A new research report by the Royal Institution of Chartered Surveyors highlights concerns over Permitted Development Rights in Yorkshire.
PD Rights allow offices and other commercial buildings to be converted into homes without the need for full planning permission and developers have embraced the opportunity. However, the RICS research, which focuses on five local authorities with high rates of permitted development schemes, including Leeds, reveals that little or no family housing is being provided in the conversions. It also shows that many of the homes delivered do not meet national space standards.
It adds that only one per cent of the 310 new units being created by office-to-residential conversion under PD rights in Leeds city centre have access to private or communal amenity space. Where it was possible to tell, only 43 per cent complied with national space standards. Seventy per cent of the units were studio or one bedroom apartments.
Outside of the city centre, the quality of conversions was even more of a concern, most notably on peripheral industrial estates where they have resulted in some apartments with very low space standards and are in locations providing poor residential amenity.
The study showed that that permitted development schemes created a hugher number of poor quality properties compared to those governed through full planning permission.
The potential impact on local publicly-funded infrastructure was also assessed. As the schemes were not making Section 106 contributions, local authorities were subject to losses of £4.1 million due to reduced planning fees and a potential loss of £10.8 million, along with the loss of 1,667 affordable housing units.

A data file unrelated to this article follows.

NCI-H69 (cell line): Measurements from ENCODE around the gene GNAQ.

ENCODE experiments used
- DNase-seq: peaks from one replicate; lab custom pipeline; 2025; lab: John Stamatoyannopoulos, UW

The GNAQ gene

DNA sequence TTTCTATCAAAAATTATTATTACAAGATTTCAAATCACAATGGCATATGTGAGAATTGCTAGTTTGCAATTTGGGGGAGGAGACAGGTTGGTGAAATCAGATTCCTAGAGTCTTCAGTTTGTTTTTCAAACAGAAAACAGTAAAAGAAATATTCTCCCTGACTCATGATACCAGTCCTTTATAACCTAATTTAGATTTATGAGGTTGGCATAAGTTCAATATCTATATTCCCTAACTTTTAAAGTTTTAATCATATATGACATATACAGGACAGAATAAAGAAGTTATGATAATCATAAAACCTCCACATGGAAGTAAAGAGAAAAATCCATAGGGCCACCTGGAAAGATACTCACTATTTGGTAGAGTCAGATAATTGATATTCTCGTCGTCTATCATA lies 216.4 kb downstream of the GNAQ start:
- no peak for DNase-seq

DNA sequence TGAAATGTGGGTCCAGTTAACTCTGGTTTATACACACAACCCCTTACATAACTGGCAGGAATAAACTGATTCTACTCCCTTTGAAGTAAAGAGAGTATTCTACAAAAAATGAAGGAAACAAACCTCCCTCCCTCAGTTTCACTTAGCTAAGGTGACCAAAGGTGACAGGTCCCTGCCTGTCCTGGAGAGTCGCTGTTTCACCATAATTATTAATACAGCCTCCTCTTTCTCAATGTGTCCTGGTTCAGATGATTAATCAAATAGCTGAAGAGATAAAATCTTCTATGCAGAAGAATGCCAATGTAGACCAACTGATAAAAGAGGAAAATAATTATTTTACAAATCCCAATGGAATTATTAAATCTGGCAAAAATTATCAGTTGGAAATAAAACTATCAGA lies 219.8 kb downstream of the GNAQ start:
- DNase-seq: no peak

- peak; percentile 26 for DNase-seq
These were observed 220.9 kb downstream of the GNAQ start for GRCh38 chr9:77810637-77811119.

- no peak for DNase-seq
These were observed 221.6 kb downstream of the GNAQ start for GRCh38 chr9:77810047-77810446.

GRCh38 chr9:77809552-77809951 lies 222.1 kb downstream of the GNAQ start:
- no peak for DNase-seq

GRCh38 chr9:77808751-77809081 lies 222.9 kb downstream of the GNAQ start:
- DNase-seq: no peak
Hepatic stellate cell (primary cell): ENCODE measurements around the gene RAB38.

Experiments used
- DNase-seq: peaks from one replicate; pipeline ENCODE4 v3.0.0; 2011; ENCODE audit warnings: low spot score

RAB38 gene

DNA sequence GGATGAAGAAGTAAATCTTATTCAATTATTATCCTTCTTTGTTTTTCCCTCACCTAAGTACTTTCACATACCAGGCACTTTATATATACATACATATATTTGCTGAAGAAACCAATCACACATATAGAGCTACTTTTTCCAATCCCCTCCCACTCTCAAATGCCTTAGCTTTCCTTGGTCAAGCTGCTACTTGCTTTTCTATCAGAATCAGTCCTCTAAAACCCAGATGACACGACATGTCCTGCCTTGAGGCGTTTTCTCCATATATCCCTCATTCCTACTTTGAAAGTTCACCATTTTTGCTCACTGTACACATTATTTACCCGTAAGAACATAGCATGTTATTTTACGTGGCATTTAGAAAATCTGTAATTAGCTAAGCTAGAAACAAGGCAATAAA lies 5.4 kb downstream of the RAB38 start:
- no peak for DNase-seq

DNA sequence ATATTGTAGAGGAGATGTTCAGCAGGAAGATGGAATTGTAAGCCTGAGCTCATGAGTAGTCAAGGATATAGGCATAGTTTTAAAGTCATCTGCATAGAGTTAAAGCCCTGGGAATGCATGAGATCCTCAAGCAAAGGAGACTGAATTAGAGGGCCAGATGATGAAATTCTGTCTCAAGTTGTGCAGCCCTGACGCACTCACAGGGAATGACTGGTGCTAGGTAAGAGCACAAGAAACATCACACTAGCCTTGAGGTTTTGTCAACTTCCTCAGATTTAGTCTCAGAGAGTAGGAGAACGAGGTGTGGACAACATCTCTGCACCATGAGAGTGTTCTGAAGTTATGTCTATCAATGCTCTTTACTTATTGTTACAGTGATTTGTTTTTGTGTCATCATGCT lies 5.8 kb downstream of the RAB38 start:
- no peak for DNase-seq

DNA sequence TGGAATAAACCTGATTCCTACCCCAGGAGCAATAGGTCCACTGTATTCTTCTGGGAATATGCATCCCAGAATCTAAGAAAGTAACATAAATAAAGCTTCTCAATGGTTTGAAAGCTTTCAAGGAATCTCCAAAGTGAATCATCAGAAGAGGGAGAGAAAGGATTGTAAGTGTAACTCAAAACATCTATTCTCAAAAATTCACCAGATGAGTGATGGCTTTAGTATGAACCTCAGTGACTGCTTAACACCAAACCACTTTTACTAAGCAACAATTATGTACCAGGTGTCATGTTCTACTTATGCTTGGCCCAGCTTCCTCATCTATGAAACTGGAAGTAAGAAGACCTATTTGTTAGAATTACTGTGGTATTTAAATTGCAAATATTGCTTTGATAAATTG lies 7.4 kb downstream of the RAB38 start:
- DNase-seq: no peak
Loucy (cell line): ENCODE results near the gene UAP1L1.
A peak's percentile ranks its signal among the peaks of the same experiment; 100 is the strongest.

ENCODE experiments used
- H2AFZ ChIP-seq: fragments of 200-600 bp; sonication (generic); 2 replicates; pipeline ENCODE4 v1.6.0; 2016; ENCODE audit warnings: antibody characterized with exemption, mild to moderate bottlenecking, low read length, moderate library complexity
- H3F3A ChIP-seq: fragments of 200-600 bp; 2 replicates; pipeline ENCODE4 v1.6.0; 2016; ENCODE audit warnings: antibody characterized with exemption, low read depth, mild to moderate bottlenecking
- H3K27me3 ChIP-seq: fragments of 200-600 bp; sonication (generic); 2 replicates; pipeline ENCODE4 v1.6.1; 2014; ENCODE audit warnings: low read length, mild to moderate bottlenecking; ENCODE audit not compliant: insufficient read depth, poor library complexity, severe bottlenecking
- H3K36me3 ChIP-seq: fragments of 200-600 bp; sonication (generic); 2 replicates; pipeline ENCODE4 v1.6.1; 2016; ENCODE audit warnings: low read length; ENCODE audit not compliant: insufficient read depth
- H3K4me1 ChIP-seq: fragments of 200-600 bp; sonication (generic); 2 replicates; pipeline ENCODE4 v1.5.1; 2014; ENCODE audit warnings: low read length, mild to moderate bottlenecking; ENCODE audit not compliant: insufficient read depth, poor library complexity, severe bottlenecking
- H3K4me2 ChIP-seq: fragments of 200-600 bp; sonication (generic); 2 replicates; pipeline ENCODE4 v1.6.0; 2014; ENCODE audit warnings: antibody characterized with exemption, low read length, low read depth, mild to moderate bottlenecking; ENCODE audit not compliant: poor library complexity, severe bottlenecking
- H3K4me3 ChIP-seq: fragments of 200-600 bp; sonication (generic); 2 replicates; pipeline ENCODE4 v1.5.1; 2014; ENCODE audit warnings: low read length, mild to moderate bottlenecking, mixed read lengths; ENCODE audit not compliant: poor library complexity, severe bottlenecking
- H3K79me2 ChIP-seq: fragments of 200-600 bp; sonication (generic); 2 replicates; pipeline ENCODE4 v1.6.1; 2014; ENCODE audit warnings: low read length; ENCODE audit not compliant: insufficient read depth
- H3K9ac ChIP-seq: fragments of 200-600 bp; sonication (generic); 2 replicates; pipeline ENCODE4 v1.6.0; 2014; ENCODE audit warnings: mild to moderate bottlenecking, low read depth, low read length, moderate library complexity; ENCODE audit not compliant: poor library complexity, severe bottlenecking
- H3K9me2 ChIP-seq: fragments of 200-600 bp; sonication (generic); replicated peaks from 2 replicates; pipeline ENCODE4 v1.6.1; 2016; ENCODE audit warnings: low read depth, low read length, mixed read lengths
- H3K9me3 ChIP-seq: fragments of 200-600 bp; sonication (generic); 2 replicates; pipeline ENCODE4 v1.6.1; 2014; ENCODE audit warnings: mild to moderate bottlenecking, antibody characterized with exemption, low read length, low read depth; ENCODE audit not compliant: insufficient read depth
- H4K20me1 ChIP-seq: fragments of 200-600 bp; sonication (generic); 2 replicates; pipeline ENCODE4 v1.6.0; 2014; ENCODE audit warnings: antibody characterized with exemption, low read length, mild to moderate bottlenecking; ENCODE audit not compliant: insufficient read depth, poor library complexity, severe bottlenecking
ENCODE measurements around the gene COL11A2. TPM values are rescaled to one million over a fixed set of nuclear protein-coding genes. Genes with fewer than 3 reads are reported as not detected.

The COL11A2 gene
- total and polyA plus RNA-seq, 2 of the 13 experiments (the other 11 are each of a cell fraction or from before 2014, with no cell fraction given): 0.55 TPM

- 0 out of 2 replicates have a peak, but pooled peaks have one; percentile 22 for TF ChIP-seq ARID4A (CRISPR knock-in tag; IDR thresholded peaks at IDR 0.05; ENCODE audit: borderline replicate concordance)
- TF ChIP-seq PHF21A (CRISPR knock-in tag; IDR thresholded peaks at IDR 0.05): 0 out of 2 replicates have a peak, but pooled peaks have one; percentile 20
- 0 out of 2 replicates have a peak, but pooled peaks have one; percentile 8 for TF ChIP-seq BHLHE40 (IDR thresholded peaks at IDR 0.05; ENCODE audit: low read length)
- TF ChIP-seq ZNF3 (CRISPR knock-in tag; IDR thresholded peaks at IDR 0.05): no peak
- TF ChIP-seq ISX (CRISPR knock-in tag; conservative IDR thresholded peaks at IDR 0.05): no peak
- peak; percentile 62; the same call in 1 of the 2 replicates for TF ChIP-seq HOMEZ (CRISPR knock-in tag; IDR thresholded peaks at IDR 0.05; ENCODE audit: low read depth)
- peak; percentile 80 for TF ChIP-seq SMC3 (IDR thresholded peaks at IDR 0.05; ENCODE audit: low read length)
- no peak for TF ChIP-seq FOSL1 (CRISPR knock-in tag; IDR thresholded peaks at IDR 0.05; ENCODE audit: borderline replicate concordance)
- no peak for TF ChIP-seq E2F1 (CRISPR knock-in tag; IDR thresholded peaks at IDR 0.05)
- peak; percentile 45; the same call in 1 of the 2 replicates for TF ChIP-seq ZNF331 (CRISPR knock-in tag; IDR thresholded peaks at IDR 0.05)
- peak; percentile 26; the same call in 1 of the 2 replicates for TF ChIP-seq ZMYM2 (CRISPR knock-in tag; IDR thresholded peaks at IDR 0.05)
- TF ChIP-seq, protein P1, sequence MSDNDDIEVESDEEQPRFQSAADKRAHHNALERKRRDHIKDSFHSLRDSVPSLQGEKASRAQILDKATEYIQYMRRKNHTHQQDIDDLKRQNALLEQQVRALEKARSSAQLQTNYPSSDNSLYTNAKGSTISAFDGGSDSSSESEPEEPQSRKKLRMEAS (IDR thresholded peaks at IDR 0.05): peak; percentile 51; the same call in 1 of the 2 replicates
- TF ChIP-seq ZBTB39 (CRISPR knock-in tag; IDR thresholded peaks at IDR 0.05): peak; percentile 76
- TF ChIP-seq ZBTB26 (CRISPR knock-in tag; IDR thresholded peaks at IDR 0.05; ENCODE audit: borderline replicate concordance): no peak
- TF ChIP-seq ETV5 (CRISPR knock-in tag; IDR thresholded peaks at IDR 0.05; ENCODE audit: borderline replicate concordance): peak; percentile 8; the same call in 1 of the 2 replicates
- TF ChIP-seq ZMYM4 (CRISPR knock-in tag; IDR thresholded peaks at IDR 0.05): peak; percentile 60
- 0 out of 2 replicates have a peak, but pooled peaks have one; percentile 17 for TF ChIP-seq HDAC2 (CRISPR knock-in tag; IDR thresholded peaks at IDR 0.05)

However, developers and agents cited benefits including delivering more housing units, regeneration of town and city centres and quicker implementation.
The report, commissioned by RICS and written by teams from UCL and the University of Sheffield, makes a number of recommendations. These include amending community infrastructure levy regulations so that all developments creating new residential units are liable and adding safeguards, including minimum space standards, to the prior approvals process.
Abdul Choudhury, RICS Policy Manager said: “Permitted development rights have the potential to ease the UK housing crisis and speed up delivery of developments by reducing regulatory burdens. However, safeguards are necessary to mitigate negative aspects of development and to uphold minimum standards. By bypassing regulations, the policy may create more problems than it solves.
“Particularly with office or agricultural to residential, government needs to balance the competing priorities of housing, infrastructure and need for commercial spaces. In some areas, over-conversion has produced a shortage of employment units which has pushed up their costs. Government needs re-examine the policy.”